Adam Laats is a historian of education at the State University of New York in Binghamton. He has written extensively on religion and education, including Fundamentalist U: Keeping the Faith in American Higher Education and his latest book, Creationism USA: Bridging the Impasse on Teaching Evolution. He also has written about culture war battles in The Washington Post, Slate, and The Atlantic.

His latest article appeared in The Atlantic, and it tells the story of the conservative effort to ban the teaching of evolution. Conservative preachers and politicians raised a furor about “subversion” in the schools, claiming that teaching evolution subverted religious faith, which was intolerable. They added evolution to a long list of grievances, including criticism of the superiority of America. Teaching children that man was descended from other animals frightened conservative clerics and gave them an issue with which to alarm the rubes. One evangelist said that those who taught evolution “were not real men; they were “sissy”; they had given up their “Christian manhood.” They were not even real Americans; they were betraying “the spirit of those who came over in the Mayflower.” The preacher lamented, “Where is the spirit of 1776?”

The attack on teachers, schools, and school boards was ferocious. As Laats writes, the movement to ban evolution from public schools seemed, for a few years, to be an unstoppable political juggernaut. School-board elections became furious affairs, pitting neighbors against one another with accusations of treason and atheism. 

The article draws a parallel to the furor over “critical race theory” and book banning today. Just as conservative legislatures today are passing bills to try to ban the ideas they don’t like, so did conservative legislatures a century ago.

From 1922 to 1929, legislators proposed at least 53 bills or resolutions in 21 states, plus two bills in Congress. Five of them succeeded. Oklahoma’s 1923 law provided free textbooks for the state’s public-school students, as long as none of those textbooks taught “the Darwin theory of creation.” Florida’s legislature passed a nonbinding resolution in 1923 declaring that teaching evolution was “improper and subversive.” Tennessee was the first to actually ban the teaching of evolution. “It shall be unlawful,” the 1925 law said, “to teach any theory that denies the Story of the Divine Creation of man as taught in the Bible.” Mississippi followed suit, banning in 1926 “the teaching that man descended, or ascended, from a lower order of animals.” Finally, in 1928, anti-evolutionists in Arkansas managed to pass a similar law by forcing a popular vote.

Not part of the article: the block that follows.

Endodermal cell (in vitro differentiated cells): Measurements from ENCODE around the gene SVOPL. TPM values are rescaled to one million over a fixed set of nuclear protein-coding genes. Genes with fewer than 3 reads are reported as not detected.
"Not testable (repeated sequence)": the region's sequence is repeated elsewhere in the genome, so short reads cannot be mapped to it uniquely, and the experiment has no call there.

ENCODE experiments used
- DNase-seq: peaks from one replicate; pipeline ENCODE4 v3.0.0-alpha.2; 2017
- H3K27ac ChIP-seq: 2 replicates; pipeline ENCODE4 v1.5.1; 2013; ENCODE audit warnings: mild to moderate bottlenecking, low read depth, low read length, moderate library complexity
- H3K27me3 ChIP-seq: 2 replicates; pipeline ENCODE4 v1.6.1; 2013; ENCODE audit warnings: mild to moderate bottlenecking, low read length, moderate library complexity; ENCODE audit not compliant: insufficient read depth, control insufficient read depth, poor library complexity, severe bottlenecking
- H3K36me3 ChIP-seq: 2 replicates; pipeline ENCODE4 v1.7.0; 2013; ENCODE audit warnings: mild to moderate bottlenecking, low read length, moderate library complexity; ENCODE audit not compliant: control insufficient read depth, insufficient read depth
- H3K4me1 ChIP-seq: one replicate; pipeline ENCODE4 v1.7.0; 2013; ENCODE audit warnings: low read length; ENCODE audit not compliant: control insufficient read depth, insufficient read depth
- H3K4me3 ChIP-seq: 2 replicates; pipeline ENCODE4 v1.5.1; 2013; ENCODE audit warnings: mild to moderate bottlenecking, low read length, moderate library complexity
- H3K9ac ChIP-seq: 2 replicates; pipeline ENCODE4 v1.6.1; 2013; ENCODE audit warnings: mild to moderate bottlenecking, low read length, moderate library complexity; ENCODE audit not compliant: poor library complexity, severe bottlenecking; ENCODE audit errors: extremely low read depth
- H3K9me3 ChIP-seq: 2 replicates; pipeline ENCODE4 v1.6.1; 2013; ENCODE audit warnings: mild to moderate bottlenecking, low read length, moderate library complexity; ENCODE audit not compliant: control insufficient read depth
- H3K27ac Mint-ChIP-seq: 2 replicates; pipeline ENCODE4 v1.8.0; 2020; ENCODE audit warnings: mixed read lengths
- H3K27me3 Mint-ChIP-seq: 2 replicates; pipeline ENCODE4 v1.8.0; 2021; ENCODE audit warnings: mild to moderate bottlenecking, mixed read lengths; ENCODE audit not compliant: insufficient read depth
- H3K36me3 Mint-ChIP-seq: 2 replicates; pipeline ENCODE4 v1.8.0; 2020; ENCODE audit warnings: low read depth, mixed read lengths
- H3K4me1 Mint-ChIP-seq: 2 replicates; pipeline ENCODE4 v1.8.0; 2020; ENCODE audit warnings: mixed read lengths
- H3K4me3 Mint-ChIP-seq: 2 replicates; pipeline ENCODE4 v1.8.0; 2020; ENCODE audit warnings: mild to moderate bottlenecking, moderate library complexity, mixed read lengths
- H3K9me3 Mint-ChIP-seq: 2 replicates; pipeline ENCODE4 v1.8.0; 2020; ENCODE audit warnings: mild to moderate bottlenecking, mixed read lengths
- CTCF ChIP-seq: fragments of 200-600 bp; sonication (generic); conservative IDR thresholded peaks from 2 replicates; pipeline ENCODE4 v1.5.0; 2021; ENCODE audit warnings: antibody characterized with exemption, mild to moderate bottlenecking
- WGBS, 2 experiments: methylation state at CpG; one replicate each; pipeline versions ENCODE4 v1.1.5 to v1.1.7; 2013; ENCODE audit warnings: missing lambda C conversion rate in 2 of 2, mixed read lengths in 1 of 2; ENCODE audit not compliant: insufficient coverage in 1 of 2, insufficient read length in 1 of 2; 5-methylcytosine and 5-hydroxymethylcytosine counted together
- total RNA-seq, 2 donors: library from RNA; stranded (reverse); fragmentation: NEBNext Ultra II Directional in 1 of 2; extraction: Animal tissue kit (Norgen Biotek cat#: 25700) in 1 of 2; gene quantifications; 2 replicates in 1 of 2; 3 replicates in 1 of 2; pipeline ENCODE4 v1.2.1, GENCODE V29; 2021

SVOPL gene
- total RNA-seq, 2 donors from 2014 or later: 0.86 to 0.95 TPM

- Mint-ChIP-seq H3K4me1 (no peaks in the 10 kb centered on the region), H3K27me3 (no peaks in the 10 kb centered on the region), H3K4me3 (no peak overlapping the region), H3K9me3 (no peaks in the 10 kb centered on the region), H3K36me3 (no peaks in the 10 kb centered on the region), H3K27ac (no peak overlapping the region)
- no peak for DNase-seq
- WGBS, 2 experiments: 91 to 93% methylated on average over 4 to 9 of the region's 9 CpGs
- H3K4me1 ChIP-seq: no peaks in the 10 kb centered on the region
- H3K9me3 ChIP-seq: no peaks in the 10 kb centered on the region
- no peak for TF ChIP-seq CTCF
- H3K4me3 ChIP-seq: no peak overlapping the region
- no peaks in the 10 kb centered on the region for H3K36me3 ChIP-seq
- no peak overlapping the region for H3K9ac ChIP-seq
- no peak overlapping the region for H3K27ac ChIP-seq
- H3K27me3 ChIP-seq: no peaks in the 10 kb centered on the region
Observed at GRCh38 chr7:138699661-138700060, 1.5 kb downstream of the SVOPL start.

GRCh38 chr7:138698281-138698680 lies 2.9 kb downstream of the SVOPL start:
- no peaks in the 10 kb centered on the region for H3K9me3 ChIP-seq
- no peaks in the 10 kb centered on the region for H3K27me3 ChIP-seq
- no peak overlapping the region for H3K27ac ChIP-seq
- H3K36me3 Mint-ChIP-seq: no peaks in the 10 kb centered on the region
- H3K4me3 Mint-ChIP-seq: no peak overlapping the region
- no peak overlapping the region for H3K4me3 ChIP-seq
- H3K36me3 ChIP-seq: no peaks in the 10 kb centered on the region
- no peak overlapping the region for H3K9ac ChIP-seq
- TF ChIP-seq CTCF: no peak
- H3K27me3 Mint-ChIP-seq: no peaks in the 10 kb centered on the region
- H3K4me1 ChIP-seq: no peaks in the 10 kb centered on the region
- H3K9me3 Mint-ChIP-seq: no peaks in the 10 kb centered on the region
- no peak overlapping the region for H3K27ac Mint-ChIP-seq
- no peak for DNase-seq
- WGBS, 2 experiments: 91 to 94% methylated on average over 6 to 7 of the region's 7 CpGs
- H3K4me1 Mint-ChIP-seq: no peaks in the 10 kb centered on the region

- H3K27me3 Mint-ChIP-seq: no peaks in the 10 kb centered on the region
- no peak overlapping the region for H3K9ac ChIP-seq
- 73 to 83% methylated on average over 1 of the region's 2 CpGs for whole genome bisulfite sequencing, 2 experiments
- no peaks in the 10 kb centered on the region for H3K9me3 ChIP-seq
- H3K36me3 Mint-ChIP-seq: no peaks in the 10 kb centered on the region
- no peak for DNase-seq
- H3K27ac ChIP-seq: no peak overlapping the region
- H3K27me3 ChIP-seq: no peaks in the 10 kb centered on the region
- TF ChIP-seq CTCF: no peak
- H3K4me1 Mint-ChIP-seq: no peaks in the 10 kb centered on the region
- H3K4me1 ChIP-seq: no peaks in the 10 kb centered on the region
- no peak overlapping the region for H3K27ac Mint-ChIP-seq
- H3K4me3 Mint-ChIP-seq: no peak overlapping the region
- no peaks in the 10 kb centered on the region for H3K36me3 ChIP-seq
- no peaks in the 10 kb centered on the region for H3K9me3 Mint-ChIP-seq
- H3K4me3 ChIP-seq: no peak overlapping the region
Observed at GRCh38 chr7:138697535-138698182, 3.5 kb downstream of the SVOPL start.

Laats argues that the storm and furor eventually subsided and implies that the current demand for laws to control teaching will also subside.

Back in the 1920s, the effort to ban evolution was not really about the science of evolution. It was instead an attempt to bolster political careers with sweeping but ultimately meaningless gestures. The confusion and vagaries of the 1920s bills were not accidental. Voters might not have known what scientists meant by terms like natural selection, but they knew what politicians meant when they took a stance against “nefarious matter” and against radical teachers who supposedly taught children that “ours is an inferior government.”

But the bans failed to change many textbooks, failed to change many classrooms, and failed even to change the course of many political careers. Politicians willing to stand in the schoolhouse door to keep out troubling ideas will not be willing to stand there forever. Sooner or later, the cameras will leave, and parents will demand that schools give their children the best available education.

I wish I shared Laats’ optimism about the ultimate triumph of reason over unreason and about the public’s or parents’ insistence on giving their children “the best available education.” One can read that claim in two different ways. One is that parents want the best available education for their own children, so they move to the suburbs to better-funded schools or they choose a school that is selective or they take some other action that benefits their own child. Or you can read the claim that parents want “the best available education” for more students, not just their own children, so they lose interest in crackpot theories that lower the quality of education. I am not sure I agree, as I watch the proliferation of low-quality voucher schools and charters run by grifters and also observe the reluctance of state legislatures to provide equitable and adequate funding for the state’s public schools. If parents really cared about high-quality education, wouldn’t they demand higher teacher salaries, reduced class sizes, and better physical care of schools? There are many reasons to question the public’s concern for the quality of education, which explains (in part) why the claims of quacks, profit-seekers, and grifters gain attention. Why won’t the public stay focused on the important issues that raise the quality of education? Why are we/they so easily distracted by propagandists?